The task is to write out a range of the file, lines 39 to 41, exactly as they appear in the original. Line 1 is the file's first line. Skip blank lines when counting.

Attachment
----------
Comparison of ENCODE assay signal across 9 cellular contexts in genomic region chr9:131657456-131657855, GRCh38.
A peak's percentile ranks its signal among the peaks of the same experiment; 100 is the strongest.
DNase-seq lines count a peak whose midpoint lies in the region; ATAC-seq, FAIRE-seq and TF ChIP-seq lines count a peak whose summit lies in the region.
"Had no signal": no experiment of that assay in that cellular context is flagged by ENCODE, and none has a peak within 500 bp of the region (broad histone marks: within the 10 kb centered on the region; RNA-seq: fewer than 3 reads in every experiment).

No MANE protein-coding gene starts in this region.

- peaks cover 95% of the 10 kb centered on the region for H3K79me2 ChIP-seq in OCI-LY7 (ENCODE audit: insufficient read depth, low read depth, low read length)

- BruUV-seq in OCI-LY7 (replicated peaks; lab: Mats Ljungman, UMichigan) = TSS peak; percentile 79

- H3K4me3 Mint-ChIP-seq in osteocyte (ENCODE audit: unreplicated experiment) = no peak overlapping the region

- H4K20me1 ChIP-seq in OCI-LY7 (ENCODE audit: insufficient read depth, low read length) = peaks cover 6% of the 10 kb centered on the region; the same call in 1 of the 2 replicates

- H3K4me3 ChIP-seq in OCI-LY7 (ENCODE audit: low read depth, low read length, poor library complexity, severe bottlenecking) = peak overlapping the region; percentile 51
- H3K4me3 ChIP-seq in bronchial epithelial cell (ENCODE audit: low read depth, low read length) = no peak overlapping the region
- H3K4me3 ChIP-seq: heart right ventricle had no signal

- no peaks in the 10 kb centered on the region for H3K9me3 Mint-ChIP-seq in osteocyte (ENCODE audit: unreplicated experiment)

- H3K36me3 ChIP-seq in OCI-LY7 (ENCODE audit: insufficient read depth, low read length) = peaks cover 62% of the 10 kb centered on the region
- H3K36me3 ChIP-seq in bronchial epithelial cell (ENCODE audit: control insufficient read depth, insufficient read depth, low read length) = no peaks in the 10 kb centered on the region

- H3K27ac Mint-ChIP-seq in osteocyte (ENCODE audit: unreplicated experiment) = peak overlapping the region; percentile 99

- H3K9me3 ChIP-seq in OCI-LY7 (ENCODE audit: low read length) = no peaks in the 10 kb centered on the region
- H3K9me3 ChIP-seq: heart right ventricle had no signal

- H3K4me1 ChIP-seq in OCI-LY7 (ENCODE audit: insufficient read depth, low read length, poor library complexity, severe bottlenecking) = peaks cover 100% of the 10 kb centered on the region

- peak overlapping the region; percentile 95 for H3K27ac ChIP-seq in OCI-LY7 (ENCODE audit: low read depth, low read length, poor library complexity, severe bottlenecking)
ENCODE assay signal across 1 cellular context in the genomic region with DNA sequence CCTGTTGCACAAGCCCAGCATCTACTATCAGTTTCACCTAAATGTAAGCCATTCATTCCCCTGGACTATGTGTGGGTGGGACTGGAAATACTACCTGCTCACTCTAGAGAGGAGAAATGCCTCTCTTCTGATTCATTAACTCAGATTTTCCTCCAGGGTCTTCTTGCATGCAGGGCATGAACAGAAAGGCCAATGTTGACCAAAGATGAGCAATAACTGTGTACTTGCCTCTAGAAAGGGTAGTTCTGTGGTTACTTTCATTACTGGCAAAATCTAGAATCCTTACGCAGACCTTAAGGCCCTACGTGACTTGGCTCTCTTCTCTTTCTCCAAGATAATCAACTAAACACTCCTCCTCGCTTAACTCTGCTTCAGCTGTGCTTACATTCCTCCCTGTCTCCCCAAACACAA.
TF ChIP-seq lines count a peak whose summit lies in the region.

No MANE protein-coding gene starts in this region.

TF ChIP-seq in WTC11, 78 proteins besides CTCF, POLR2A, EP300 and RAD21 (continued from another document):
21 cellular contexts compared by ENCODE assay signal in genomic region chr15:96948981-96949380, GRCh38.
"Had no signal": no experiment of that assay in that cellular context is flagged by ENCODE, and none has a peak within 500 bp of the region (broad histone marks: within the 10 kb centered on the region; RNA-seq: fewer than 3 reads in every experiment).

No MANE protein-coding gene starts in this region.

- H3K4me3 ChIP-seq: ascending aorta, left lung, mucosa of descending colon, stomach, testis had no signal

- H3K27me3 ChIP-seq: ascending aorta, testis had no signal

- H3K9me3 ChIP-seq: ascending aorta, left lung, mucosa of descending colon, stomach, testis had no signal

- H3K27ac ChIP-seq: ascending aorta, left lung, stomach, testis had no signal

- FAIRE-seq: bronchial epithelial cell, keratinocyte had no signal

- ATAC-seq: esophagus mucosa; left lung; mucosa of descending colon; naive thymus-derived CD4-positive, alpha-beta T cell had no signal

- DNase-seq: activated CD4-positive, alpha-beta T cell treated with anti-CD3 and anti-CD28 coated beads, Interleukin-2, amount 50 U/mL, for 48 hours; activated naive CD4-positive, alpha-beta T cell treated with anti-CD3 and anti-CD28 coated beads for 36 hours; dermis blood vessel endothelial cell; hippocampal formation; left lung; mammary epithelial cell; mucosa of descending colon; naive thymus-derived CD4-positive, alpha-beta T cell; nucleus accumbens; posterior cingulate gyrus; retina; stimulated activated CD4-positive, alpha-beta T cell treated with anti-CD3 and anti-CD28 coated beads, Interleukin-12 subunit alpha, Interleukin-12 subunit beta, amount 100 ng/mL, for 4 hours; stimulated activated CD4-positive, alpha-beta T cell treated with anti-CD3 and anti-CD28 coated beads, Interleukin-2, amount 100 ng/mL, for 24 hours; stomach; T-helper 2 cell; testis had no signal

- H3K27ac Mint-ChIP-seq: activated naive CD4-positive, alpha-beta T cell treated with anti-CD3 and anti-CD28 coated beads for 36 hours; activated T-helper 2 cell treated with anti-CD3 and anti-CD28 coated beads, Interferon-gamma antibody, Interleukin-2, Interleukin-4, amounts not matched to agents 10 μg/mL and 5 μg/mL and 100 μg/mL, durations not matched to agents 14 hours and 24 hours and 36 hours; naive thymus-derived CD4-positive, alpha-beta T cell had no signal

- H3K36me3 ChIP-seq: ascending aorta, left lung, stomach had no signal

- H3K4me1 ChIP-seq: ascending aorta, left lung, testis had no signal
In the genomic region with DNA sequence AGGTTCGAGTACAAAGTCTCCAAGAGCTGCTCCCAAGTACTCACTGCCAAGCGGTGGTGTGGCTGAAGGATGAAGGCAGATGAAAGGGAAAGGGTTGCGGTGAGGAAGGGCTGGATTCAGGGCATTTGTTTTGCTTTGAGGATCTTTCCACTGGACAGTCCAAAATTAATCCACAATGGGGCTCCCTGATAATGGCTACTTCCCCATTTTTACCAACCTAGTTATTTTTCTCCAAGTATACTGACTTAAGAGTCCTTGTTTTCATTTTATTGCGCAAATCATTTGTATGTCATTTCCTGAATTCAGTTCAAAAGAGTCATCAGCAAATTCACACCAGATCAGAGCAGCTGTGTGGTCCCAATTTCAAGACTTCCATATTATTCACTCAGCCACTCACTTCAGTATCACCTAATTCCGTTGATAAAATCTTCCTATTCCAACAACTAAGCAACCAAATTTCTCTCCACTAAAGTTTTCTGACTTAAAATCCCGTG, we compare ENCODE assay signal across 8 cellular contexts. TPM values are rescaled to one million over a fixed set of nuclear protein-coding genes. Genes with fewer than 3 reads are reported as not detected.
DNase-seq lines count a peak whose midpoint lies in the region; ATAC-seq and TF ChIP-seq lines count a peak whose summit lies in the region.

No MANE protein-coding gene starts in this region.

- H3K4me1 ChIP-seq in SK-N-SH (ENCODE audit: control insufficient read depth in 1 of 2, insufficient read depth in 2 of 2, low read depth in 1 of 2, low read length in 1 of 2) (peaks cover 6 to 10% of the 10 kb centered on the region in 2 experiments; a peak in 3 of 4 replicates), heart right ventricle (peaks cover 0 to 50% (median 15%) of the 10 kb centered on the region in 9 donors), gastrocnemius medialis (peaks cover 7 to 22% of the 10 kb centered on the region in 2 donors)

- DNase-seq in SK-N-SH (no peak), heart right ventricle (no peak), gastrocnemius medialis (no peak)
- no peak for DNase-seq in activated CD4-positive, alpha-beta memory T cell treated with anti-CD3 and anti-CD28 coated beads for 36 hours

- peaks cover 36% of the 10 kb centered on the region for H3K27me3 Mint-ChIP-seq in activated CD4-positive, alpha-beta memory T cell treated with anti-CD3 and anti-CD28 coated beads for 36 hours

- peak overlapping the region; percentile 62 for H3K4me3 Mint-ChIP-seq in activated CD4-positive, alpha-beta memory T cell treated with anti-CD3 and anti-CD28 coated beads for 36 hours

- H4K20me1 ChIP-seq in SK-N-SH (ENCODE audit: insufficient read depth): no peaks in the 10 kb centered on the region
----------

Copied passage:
DNase-seq lines count a peak whose midpoint lies in the region; ATAC-seq and TF ChIP-seq lines count a peak whose summit lies in the region.

No MANE protein-coding gene starts in this region.

- H3K4me1 ChIP-seq in SK-N-SH (ENCODE audit: control insufficient read depth in 1 of 2, insufficient read depth in 2 of 2, low read depth in 1 of 2, low read length in 1 of 2) (peaks cover 6 to 10% of the 10 kb centered on the region in 2 experiments; a peak in 3 of 4 replicates), heart right ventricle (peaks cover 0 to 50% (median 15%) of the 10 kb centered on the region in 9 donors), gastrocnemius medialis (peaks cover 7 to 22% of the 10 kb centered on the region in 2 donors)